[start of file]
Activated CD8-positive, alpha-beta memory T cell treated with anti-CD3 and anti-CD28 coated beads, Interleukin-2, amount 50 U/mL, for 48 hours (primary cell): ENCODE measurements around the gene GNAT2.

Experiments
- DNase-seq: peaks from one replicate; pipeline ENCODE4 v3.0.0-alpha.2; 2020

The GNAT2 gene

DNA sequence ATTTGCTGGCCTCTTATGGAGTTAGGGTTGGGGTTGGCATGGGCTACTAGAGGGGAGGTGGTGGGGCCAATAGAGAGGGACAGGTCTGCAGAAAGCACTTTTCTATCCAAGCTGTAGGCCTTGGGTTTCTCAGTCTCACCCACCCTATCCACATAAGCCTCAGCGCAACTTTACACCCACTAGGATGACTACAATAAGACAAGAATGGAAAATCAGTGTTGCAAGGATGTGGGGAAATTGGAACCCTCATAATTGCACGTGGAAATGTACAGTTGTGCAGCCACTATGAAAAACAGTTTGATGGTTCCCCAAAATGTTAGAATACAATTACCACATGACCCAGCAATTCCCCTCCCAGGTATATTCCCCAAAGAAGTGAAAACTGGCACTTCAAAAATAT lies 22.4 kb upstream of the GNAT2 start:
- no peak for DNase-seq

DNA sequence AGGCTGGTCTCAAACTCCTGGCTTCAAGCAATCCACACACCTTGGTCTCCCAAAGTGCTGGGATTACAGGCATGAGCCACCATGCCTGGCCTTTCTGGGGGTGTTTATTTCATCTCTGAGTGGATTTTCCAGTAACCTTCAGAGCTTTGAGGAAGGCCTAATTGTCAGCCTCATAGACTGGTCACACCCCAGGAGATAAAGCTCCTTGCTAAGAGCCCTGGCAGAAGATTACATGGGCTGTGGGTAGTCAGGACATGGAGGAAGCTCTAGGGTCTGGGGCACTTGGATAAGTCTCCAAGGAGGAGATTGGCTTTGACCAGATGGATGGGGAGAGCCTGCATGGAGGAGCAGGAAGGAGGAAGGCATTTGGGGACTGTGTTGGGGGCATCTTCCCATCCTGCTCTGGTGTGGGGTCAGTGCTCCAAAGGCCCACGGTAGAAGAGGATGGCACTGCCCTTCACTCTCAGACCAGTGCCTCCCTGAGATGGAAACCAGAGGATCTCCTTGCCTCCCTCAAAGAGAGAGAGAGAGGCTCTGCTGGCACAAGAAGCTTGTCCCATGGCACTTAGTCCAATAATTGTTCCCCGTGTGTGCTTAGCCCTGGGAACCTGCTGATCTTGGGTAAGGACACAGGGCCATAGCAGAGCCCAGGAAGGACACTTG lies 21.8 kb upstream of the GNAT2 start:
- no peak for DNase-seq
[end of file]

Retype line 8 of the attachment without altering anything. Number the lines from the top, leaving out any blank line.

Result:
- no peak for DNase-seq